Adolescents’ view of their family’s social status is significantly associated with their mental health and life outcomes, according to study findings published in Proceedings of the National Academy of Sciences.
“Even among siblings growing up in the same family, where family income and resources are identical, youth perceptions of where their family stands signal whether they will be successful in the transition to adulthood,” Candice Odgers, PhD, of the department of psychological science at the University of California Irvine, told Healio Psychiatry. “Although it is not possible to sort out cause from effect in this study, the findings point to a need to test whether changing youth perceptions of their place in society can help them move up the social and economic ladder.”
According to Odgers and colleagues, previous research largely focused on adults’ subjective social status and its association with mental and physical health problems. Although little research exists on the role of subjective social status earlier in life, they highlighted a meta-analysis that found fewer reported mental health problems among adolescents who perceived their family to be in a higher socioeconomic or social status. To address this research gap, Odgers and colleagues used a co-twin design to test whether adolescents with identical family backgrounds but who had higher perceptions of their family’s social status than their same-aged and sex sibling experienced increased well-being in early and late adolescence. The researchers obtained data from 2,232 British twins who were included in the representative cohort Environmental Risk Longitudinal Twin Study and followed across their first 20 years of life. Perceptions of subjective family social status by late adolescence significantly correlated with numerous indicators of health and well-being, including anxiety, conduct problems, crime, depression, marijuana use and optimism. The researchers controlled for objective socioeconomic status both statistically and by co-twin design and reported that the findings remained. They also found little support for “biological embedding of adolescent perceptions of family social status as indexed by inflammatory biomarkers or cognitive tests in late adolescence, or for subjective family social status in early adolescence as a robust correlate of well-being or predictor of future problems,” they wrote.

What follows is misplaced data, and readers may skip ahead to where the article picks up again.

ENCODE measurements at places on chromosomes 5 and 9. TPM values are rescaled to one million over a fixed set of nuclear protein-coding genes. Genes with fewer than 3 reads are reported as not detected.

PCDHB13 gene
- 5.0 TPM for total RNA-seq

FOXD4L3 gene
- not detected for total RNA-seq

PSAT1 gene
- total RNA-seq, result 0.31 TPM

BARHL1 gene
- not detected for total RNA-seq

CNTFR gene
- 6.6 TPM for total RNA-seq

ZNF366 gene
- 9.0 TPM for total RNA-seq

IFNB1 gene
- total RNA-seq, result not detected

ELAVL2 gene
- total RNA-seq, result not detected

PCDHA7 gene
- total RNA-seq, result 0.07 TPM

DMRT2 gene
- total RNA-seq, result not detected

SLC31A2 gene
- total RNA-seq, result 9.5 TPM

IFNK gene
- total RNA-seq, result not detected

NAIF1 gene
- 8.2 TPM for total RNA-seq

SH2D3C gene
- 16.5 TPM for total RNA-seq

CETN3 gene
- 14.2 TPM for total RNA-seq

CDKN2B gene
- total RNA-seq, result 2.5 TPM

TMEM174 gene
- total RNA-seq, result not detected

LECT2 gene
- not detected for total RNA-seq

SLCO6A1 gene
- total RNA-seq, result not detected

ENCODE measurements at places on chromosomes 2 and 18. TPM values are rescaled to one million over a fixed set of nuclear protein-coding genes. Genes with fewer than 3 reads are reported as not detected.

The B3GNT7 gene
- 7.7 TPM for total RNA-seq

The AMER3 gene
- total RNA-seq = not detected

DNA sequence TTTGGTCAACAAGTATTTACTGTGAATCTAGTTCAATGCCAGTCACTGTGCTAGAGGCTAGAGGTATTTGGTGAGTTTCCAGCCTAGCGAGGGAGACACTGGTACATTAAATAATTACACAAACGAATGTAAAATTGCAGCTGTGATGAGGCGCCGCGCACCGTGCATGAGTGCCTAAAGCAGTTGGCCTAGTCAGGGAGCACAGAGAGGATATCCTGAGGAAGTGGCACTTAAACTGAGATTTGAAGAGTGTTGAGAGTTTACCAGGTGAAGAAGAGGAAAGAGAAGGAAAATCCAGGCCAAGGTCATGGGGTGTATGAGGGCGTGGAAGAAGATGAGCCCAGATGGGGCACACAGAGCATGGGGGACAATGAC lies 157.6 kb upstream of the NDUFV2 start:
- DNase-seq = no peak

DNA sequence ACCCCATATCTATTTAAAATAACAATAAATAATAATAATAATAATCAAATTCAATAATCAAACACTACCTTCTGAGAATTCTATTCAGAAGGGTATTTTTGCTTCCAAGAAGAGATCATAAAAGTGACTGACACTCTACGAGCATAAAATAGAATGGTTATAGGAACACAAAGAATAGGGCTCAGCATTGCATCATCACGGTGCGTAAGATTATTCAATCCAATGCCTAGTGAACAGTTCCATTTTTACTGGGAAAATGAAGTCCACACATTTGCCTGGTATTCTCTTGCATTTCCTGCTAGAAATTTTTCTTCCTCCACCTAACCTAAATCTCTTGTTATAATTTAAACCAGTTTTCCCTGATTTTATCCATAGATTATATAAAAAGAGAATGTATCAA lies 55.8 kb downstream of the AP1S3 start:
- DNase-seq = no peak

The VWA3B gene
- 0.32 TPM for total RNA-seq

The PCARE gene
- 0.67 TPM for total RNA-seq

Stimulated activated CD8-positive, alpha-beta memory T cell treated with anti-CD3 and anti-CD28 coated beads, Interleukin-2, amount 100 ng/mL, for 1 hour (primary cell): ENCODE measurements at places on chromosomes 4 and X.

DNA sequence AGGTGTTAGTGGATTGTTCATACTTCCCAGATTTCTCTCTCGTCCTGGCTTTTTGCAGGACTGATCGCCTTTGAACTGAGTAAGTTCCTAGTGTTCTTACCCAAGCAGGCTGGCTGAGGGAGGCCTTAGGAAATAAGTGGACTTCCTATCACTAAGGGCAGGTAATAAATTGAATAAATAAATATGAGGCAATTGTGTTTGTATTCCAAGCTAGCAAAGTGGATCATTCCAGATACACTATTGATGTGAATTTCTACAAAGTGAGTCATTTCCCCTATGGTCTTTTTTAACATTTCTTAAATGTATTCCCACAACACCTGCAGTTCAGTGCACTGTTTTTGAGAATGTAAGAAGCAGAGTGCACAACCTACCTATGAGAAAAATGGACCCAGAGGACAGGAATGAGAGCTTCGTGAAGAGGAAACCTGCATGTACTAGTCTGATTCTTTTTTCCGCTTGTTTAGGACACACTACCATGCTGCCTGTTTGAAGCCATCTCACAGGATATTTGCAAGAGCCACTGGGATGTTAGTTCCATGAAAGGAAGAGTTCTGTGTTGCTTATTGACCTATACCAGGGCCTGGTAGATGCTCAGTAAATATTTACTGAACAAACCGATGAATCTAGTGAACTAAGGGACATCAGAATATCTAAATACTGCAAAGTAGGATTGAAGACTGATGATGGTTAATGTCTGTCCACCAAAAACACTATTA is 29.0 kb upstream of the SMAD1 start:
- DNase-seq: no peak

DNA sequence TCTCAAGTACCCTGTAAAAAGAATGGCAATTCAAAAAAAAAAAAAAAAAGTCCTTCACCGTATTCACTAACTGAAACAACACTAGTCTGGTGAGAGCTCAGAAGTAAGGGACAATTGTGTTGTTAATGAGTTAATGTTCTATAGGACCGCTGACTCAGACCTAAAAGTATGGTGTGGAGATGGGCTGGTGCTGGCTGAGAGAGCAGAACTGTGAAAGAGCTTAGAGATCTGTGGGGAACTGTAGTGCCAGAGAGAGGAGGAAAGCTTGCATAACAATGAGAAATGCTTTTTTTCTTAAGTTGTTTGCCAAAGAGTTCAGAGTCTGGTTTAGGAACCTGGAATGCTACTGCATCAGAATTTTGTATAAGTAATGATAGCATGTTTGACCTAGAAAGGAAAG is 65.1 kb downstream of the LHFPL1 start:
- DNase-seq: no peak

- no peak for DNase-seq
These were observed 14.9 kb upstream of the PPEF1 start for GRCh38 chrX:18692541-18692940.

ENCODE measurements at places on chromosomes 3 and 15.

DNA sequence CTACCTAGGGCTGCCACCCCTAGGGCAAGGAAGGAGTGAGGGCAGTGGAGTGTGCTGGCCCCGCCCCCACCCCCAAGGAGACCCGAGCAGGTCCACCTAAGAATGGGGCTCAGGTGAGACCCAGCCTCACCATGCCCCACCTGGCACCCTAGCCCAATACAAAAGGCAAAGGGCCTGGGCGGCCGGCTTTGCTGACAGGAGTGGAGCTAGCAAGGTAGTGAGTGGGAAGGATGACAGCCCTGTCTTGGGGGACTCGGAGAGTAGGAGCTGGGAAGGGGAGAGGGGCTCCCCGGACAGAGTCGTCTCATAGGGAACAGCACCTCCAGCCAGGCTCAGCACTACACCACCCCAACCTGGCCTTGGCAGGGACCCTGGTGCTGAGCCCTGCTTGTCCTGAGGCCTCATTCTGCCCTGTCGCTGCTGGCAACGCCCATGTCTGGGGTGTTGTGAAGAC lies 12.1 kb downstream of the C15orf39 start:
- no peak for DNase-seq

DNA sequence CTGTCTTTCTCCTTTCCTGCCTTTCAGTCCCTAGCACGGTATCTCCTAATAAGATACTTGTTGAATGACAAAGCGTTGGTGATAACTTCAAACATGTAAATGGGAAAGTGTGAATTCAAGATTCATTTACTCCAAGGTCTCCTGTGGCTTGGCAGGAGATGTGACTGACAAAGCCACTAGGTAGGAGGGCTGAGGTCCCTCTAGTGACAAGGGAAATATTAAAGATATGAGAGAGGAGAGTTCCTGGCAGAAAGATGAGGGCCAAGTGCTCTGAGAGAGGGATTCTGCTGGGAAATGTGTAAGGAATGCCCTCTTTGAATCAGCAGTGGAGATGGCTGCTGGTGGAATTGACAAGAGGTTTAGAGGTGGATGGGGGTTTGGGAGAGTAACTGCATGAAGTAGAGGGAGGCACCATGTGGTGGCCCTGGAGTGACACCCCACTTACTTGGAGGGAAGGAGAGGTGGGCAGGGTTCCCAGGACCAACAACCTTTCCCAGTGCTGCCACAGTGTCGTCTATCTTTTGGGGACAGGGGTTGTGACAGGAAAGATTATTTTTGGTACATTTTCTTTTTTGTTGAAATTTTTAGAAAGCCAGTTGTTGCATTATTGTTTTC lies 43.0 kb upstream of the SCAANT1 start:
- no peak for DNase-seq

“These results were both unexpected and encouraging — unexpected in that youth perceptions often outperformed objective indicators of income and resources in relation to key and costly indicators of well-being, and encouraging if it turns out that changing how young people see themselves in society can be targeted to help them both see and move their way up the social ladder,” Odgers said. – by Joe Gramigna
Disclosures: Odgers reports support from a Jacobs Foundation Advanced Research Fellowship and the Canadian Institute for Advanced Research. Please see the study for all other authors’ relevant financial disclosures.